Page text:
开源日报 每天推荐一个 GitHub 优质开源项目和一篇精选英文科技或编程文章原文,坚持阅读《开源日报》,保持每日学习的好习惯。
今日推荐开源项目:《命令行游戏 wolfentext3d》
今日推荐英文原文:《The Toils of Software Development》
开源日报第647期:《命令行游戏 wolfentext3d》
今日推荐开源项目:《命令行游戏 wolfentext3d》传送门:GitHub链接
推荐理由:图形学里早就讲过图像是由像素堆起来的,那么命令行里自然也有办法实现图像。这个项目用 Ruby 在命令行里不仅画出了图像,还做出了有模有样的 3D 游戏,当然了这些像素都是用符号一个个堆起来的,看起来相当的晃眼……但是尽管形不似,神似还是成功的做到了。
开源日报第647期:《命令行游戏 wolfentext3d》
今日推荐英文原文:《The Toils of Software Development》作者:Bob Roebling
原文链接:https://medium.com/better-programming/the-toils-of-software-development-23b8989e70f4
推荐理由:来看看软件开发的另一面

The Toils of Software Development

Hi, I’m Bob, and I write bad code

At different points in your software development career, you will experience at least one, if not all, of the problems listed here. My goal is to inform you of things that could discourage you from becoming a developer, before you reach them. This will prepare you to handle them, using a plan you’ve devised with a clear mind. Why? Because development is hard and it will take persistence to get better.

Failure

The first truth of programming is that you will fail. I do all the time. The compiler (or interpreter) is good at reminding me of my failure rate. What it is not so good at is telling me “Good job!” when I fix those pesky bugs — I have to do that myself. Learn to appreciate the failures, small and large. Look at failed compiles and program crashes as learning experiences that make you better at what you do. If you want to be the sharpest tool in the shed, you have to find and remove the burrs!

Impatience

You will lose patience at some point. This is especially likely when you hit a tedious part of the code. The first time I realized this was when I tried building a prestige tracker for a well known first-person shooter. After entering several level point requirements by hand, I got frustrated because writing the software was slow and tedious. Later I would take this impatience and use it to my benefit by finding better ways to do things (e.g. parsing JSON from Web APIs). While it’s great using a wheel someone else built, sometimes you have to do the tedious part yourself. Be sure that when you do, you write it in a way that’s reusable. Your future self will thank you. 开源日报第647期:《命令行游戏 wolfentext3d》 Photo by Christian Erfurt on Unsplash

Fatigue

Mental fatigue is my worst enemy, probably more than any other toil of development. When you face fatigue, it’s hard to get started on new projects or complete existing projects because of the technical debt you’ve created for yourself that you now need to fix. This kind of fatigue also comes about from working on many different projects, working in many different languages on the same project, or just working on a project in a language you don’t know. You overwork your thinking cap, and development slows to almost a grinding halt. The best way to take care of fatigue is to do something else not related to development, better yet, computers period. Go outside and walk around the building for 15 minutes with someone else. It helps keep you distracted for a while and, if they are a developer, you can bounce ideas off of each other about how to solve an issue one of you might have. When I’m at home, I might fire up a game I don’t have to think too hard about and play for about 30 minutes.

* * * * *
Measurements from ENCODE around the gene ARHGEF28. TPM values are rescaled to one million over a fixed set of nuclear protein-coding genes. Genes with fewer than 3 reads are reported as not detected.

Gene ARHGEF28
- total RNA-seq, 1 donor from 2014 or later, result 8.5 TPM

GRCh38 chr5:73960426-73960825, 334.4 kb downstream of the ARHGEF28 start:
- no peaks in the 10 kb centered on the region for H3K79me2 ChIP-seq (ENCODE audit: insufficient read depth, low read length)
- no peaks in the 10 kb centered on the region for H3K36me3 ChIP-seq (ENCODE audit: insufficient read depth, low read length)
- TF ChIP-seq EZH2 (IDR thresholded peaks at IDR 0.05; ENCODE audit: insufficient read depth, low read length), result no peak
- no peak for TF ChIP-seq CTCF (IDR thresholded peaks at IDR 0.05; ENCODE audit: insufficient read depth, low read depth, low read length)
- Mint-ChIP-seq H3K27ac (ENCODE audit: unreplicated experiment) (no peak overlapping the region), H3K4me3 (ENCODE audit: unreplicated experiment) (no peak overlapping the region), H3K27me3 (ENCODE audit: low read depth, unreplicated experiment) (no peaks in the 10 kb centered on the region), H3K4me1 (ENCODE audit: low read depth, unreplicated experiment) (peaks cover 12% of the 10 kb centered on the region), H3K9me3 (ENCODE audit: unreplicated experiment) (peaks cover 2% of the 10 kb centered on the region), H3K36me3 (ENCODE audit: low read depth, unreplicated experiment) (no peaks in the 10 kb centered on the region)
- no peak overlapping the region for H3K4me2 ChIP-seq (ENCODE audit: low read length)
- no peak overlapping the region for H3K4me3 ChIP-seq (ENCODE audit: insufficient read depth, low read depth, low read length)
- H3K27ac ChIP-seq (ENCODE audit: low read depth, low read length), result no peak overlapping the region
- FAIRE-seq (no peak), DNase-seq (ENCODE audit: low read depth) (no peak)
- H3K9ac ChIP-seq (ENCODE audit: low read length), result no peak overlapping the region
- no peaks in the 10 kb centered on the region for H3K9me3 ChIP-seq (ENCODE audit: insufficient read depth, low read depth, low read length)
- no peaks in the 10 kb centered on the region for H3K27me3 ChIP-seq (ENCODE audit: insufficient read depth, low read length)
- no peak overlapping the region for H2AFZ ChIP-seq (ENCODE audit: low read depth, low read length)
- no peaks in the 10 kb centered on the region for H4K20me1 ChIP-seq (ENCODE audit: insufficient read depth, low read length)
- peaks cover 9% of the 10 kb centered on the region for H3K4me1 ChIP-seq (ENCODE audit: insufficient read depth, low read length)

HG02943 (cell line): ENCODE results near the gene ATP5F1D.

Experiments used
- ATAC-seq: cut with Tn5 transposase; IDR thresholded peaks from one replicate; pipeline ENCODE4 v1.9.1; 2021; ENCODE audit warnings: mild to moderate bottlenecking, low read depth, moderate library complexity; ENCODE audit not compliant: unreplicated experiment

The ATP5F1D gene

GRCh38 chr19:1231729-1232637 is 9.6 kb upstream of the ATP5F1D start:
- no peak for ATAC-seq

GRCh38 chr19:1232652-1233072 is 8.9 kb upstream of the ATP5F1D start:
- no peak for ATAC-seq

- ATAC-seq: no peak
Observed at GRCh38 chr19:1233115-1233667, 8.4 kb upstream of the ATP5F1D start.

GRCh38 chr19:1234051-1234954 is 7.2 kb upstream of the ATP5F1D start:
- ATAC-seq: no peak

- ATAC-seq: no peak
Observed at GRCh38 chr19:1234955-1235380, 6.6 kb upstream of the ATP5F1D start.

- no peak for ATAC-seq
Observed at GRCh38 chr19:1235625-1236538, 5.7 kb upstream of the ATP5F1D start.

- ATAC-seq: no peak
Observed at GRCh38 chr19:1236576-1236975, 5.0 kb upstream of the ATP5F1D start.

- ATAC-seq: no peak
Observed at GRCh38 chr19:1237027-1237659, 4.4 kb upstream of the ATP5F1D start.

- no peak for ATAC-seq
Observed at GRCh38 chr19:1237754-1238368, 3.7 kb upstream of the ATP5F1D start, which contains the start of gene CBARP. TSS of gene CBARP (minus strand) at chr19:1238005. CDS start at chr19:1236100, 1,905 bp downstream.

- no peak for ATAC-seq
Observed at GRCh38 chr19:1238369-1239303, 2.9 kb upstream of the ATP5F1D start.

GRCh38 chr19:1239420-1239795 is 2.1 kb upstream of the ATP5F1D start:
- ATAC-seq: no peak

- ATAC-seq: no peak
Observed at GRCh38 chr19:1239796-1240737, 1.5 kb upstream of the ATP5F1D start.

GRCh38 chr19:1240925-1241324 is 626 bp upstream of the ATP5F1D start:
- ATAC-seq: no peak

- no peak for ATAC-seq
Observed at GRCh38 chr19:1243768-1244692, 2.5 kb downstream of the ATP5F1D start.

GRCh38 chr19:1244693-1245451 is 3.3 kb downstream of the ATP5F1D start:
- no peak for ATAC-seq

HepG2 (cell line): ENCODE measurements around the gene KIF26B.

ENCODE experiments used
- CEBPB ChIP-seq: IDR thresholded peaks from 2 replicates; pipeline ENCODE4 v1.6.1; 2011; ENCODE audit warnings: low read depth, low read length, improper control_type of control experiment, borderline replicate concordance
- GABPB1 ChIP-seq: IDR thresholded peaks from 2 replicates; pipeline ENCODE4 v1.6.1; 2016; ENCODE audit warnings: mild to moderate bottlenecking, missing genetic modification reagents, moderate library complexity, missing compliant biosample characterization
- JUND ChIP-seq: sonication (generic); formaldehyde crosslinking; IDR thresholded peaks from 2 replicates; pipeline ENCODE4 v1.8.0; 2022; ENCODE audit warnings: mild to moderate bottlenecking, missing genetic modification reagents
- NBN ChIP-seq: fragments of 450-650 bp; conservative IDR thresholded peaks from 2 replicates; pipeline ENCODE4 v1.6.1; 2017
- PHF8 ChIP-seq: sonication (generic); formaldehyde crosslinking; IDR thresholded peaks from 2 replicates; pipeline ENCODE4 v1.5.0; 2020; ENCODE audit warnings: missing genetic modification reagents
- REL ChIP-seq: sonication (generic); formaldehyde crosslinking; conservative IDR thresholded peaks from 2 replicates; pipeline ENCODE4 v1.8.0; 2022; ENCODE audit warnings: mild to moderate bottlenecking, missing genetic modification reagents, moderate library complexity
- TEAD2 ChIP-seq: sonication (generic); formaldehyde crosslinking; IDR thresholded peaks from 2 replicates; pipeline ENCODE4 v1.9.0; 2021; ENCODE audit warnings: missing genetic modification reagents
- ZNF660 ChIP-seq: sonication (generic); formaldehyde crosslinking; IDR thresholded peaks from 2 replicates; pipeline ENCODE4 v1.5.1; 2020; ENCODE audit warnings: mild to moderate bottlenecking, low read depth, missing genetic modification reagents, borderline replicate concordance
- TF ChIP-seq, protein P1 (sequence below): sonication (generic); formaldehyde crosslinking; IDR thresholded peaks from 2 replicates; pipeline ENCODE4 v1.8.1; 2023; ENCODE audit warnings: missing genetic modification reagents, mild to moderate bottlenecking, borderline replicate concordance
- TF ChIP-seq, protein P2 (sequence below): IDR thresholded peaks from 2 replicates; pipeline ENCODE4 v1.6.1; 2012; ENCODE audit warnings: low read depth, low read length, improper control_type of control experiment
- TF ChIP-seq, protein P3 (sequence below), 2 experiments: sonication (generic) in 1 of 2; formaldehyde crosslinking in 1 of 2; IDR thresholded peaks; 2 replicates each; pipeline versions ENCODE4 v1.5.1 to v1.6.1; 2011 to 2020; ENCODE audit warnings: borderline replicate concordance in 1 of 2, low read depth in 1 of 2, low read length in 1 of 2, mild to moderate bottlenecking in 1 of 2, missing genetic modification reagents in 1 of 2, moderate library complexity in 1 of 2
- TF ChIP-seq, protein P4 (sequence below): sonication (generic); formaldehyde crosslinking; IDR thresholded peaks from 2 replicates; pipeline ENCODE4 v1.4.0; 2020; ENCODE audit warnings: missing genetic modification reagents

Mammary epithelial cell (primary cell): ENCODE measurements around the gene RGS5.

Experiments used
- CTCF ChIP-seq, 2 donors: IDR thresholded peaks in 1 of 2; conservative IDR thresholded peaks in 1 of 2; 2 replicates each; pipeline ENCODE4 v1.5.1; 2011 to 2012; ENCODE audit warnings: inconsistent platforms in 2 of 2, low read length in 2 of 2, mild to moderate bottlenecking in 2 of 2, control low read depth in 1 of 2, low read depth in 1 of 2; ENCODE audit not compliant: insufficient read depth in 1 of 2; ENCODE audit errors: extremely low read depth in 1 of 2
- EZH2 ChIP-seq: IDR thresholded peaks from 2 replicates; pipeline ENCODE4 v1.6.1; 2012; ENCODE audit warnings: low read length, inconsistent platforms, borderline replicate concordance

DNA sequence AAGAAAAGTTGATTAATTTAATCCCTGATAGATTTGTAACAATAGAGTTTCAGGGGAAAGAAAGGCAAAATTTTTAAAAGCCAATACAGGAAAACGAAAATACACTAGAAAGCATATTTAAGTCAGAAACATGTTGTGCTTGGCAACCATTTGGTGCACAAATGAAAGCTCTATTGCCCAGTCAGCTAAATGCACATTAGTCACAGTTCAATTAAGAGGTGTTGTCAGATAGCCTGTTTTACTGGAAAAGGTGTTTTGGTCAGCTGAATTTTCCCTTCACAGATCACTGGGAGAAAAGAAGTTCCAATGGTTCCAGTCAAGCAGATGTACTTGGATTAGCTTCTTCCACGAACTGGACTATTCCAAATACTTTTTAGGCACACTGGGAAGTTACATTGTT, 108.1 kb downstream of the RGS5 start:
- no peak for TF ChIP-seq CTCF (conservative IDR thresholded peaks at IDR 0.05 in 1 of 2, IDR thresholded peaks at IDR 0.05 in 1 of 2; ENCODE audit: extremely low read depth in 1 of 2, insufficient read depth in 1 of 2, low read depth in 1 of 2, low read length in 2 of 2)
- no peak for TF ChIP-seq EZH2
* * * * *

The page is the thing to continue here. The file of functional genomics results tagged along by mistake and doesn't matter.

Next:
Imposter Syndrome

Imposter syndrome is a mental game that comes around when you get your first job as a developer. Most of the time, when we think of developers, we think of the computer scientists (Turing, Richie, Torvalds, Gates, Wozniak) who have had tremendous accomplishments. Because of this, we can feel like we don’t belong with the rest of the developers. The best solution for this is to learn something new every day. If something seems complex, there’s a good chance you’re missing the required information — a pre-requisite topic. After a while, things will start making sense and you will go from feeling like an imposter to feeling like a developer. It’s vital that during this stage, you take yourself too seriously. Don’t let others get to you and take all criticism as an opportunity for improvement. 开源日报第647期:《命令行游戏 wolfentext3d》 Photo by Lysander Yuen on Unsplash

Analysis Paralysis

Analysis paralysis is fun to say but it can be a real pain. Have you ever refactored your code before you even committed it to a branch? What about refactoring your code before you write it? This in itself is normal, but have you ever spent more than a workday doing this? If so, you may have experienced analysis paralysis. There’s only one way to get past this: Get it working, even if it is missing features or may not work as efficiently as you’d hoped. Make all of those thoughts tomorrow’s food and move forward with what you have.

Educational Boundaries

A manager and friend once told me that they had an employee once who, no matter how many times they were taught something, never could quite figure it out. He said that they had reached their aptitude. I think this is partially true and is qualified by not fully understanding the prerequisite knowledge required for a task. Programming never came easy to me. But with perseverance, I was able to break through what I thought were aptitude caps by learning other things. If you’ve gone far enough in your education to run into some of these other issues, an aptitude cap is not your problem. If you run into any of these issues, remember you’re not the only one to fall into these traps and there’s always a way out. Good luck!
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